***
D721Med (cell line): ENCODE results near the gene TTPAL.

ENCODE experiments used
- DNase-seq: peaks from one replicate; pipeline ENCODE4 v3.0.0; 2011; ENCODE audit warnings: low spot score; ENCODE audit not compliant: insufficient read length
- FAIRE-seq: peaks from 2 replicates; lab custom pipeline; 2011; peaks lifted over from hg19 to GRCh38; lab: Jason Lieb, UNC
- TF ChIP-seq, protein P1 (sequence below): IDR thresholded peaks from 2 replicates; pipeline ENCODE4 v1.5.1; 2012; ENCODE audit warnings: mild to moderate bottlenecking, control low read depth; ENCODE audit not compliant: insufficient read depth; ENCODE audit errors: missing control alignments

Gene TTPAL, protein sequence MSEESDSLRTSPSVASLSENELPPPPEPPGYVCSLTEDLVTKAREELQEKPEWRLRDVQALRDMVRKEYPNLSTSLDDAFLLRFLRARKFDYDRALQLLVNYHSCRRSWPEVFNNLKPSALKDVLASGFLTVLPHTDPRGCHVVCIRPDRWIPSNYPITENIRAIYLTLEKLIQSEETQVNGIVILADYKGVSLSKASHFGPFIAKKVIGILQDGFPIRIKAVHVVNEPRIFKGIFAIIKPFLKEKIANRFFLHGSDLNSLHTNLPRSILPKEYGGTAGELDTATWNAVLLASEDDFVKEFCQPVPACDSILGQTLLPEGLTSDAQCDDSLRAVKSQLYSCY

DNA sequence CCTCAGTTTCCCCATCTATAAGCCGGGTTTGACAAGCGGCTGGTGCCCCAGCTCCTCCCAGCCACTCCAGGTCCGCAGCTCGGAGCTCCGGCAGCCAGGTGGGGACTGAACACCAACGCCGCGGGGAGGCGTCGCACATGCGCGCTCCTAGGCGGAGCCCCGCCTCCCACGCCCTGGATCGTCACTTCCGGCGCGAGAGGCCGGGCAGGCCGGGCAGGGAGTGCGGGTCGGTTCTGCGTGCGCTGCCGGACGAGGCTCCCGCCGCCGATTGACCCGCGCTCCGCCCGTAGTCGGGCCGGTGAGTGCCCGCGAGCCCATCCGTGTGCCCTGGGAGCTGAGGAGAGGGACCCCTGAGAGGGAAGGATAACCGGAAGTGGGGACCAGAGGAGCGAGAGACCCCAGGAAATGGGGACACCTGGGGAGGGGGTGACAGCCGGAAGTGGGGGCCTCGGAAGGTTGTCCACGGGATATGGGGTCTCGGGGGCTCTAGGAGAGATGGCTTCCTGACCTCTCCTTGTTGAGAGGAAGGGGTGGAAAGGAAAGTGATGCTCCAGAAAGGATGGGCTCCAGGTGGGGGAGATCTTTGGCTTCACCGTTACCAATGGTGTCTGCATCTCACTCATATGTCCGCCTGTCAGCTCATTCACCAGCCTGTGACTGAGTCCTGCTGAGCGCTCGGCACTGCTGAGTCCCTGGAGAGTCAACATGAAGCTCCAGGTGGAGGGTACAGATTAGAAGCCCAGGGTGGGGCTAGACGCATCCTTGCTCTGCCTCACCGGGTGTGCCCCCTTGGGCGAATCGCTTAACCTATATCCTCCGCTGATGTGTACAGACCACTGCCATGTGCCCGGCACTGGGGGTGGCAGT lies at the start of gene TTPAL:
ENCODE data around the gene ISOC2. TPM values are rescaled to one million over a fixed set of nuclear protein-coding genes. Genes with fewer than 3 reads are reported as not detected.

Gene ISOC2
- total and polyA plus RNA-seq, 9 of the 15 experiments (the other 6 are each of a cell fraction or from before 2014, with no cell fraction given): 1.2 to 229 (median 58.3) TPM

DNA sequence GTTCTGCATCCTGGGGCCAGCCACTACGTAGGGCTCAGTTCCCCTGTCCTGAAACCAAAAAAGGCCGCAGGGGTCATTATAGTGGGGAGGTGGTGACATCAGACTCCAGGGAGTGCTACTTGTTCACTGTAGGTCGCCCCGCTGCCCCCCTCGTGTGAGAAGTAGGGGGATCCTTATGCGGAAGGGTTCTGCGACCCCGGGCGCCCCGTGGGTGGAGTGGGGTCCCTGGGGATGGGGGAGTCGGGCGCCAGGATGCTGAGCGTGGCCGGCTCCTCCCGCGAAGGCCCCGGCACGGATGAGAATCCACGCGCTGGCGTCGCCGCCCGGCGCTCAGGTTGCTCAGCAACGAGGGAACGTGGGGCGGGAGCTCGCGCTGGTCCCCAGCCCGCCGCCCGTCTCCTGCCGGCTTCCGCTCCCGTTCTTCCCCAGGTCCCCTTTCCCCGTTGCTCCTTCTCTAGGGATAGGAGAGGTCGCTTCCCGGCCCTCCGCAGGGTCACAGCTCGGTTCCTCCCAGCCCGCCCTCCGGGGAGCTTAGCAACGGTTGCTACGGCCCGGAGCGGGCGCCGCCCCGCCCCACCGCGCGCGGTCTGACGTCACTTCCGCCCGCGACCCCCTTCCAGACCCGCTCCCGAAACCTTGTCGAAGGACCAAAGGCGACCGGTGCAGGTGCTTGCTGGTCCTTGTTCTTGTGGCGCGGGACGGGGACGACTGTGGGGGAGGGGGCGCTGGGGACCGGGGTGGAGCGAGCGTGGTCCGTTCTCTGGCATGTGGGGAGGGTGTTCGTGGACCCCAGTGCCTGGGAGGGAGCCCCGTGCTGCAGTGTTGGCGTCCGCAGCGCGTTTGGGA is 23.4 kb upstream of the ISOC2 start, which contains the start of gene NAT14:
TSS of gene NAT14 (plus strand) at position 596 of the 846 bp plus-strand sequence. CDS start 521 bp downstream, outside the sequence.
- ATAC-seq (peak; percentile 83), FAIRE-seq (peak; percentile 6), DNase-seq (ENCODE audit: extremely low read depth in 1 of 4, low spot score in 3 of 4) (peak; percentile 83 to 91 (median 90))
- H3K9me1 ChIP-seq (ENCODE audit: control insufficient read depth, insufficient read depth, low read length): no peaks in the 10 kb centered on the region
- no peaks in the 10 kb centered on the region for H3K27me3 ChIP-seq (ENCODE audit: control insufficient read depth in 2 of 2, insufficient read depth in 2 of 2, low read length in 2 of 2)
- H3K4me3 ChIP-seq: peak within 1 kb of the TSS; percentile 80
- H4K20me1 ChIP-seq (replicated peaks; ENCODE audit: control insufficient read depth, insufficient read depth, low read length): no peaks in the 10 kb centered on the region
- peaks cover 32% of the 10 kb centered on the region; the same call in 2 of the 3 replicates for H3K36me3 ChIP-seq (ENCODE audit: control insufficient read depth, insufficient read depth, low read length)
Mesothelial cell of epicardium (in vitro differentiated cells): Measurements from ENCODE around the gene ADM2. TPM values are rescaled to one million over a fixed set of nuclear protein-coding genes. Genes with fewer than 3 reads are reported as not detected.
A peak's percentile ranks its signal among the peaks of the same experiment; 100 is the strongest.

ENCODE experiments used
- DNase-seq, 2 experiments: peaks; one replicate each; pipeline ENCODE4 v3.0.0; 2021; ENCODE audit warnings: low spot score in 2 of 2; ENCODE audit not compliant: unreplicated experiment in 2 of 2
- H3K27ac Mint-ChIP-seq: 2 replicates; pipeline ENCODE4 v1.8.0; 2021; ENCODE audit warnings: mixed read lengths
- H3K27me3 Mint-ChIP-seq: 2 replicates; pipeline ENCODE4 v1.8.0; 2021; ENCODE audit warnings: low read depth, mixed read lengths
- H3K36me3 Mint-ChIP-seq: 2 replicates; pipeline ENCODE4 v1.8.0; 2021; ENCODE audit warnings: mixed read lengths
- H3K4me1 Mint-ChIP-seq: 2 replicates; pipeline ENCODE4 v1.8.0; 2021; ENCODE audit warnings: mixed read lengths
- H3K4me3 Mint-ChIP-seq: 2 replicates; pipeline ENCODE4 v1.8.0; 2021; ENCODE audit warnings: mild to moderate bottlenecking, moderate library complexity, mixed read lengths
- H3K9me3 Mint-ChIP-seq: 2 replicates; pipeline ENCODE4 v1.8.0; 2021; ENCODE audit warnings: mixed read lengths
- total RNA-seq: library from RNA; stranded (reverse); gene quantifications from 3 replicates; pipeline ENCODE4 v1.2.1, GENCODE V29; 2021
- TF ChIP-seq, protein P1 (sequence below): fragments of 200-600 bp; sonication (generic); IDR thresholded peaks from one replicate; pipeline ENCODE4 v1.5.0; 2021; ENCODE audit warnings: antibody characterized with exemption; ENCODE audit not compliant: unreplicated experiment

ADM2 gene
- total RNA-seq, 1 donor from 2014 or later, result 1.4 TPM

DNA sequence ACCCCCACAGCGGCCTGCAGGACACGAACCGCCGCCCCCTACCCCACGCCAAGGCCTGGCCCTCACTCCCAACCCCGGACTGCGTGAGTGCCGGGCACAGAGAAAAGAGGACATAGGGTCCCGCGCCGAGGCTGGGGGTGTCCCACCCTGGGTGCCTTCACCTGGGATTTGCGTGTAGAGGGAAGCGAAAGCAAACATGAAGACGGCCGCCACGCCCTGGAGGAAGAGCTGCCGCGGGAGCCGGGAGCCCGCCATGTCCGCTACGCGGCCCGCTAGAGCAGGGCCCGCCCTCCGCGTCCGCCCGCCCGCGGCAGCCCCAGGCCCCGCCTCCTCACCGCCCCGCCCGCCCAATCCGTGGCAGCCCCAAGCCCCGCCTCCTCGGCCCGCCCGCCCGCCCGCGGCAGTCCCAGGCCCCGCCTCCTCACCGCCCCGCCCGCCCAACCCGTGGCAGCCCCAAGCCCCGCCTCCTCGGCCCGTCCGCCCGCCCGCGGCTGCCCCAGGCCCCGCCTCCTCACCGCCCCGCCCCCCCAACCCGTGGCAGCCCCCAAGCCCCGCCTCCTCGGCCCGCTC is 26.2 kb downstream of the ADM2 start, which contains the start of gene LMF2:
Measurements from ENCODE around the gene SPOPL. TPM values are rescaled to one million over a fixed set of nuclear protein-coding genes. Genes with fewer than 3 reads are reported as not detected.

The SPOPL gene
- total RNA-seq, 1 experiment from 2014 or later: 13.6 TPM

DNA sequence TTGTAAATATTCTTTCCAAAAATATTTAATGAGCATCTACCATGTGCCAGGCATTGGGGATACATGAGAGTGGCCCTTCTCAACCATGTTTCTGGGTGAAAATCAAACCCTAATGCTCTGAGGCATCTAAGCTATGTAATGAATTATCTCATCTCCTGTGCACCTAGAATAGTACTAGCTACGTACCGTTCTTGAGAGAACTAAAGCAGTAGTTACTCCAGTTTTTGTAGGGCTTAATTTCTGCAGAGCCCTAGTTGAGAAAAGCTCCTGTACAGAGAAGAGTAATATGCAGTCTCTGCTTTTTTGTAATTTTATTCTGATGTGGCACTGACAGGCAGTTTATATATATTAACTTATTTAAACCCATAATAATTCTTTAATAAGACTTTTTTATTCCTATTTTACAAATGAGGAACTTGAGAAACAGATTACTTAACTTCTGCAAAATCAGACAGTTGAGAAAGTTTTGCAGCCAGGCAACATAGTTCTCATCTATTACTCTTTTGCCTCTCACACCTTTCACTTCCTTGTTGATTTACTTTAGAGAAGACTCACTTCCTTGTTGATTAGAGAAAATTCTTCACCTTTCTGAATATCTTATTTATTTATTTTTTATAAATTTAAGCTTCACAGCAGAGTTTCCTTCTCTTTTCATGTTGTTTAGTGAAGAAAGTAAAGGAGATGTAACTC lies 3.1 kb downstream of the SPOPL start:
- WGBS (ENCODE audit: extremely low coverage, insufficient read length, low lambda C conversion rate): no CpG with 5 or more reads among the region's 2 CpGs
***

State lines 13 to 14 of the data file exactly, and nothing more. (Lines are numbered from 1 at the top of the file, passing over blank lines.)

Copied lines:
- ATAC-seq (peak; percentile 83), FAIRE-seq (peak; percentile 6), DNase-seq (ENCODE audit: extremely low read depth in 1 of 4, low spot score in 3 of 4) (peak; percentile 83 to 91 (median 90))
- H3K9me1 ChIP-seq (ENCODE audit: control insufficient read depth, insufficient read depth, low read length): no peaks in the 10 kb centered on the region